Forty-three participants reported that they sent their personal details in response to at least one scam invitation (17.5% of the total sample and 19.6% of the sample who had received a scam invitation), while 27 participants lost money as the result of a scam (11% of the total sample and 12.3% of the sample who had received a scam invitation). Of these, 23 participants had lost money as well as sent their personal details; therefore, 47 participants (19.1% of the total sample and 21.5% of the sample who had received a scam invitation) had suffered a financial loss and/or loss of personal details. Tables 5 and 6 show the number of respondents who provided personal details or lost money to each scam, as well as the percentage of the total sample, the percentage of the sample who received any type of scam and the percentage of the sample who received that particular type of scam invitation. It is noted that some respondents provided personal details and/or lost money as the result of multiple scams.

Table 5: Loss of personal details by scam type, 2010
Scam type Provided personal details (n) Received a scam invitation (%) (n=219) Total sample (%) (n=246) Received an invitation to that type of scam (%)
Lottery scams 6 2.7 2.4 4.3
Advance fee fraud 4 1.8 1.6 3.2
Inheritance scams 1 0.5 0.4 1.0
Phishing 4 1.8 1.6 3.3
Financial advice scams 4 1.8 1.6 6.2
Work from home scams 6 2.7 2.4 5.2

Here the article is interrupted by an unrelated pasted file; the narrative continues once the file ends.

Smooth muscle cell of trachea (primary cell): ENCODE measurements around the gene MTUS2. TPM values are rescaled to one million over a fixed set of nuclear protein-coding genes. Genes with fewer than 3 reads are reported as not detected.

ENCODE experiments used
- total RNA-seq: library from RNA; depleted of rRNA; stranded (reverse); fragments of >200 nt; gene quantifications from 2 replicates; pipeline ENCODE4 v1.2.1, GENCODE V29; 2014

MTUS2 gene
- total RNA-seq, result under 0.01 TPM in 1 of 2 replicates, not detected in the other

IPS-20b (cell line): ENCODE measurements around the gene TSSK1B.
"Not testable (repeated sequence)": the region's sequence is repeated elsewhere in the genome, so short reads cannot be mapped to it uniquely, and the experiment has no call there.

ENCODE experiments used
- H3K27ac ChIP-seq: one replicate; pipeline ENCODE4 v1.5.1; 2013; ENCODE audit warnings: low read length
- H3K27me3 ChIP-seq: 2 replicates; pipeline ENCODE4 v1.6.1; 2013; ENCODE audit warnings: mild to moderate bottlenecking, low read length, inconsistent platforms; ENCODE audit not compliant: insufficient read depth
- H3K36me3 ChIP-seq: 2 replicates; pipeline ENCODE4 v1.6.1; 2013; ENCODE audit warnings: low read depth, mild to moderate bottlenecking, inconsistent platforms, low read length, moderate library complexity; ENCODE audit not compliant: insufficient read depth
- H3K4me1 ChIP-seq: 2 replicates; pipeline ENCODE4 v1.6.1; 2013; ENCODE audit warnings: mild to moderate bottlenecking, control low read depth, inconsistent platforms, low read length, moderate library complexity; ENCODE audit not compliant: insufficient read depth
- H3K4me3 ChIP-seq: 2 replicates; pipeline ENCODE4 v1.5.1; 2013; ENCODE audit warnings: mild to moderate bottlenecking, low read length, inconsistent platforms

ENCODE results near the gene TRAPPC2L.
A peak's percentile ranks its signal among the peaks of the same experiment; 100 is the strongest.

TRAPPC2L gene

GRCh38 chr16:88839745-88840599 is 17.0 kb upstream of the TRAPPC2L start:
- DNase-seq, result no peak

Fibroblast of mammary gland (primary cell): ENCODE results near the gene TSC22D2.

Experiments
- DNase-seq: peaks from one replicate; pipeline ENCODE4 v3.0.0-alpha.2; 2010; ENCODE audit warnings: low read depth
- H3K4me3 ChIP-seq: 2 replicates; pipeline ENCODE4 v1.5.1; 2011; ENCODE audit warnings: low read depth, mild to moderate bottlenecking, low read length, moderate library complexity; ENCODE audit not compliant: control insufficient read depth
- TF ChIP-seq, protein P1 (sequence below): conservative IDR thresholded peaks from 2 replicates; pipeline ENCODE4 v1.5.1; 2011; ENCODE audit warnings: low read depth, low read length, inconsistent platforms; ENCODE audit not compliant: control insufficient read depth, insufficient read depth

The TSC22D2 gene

Dating scams 9 4.1 3.7 19.6
Other 23 10.5 9.3 26.1

Source: ACFT Consumer Fraud Survey 2010 [AIC data file]

Table 6: Loss of money by scam type, 2010
Scam type Suffered a financial loss (n) Received a scam invitation (%) (n=219) Total sample (%) (n=246) Received an invitation to that type of scam (%)
Lottery scams 4 1.8 1.6 2.9
Advance fee fraud 1 0.5 0.4 0.8
Inheritance scams 1 0.5 0.4 1.0
Phishing 1 0.5 0.4 0.8
Financial advice scams 2 0.9 0.8 3.1
Work from home scams 6 2.7 2.4 5.2
Dating scams 6 2.7 2.4 13.0
Other 14 6.4 5.7 15.9

Source: ACFT Consumer Fraud Survey 2010 [AIC data file]

Participants were least likely to disclose personal details or lose money as the result of advance fee fraud, inheritance scams or phishing; however, these were reportedly three of the top five scam invitations that respondents reported receiving in the previous 12 months. Dating scams, although the least likely to be received by participants (see Table 3), were among the most likely to lead to the loss of personal details or a financial loss.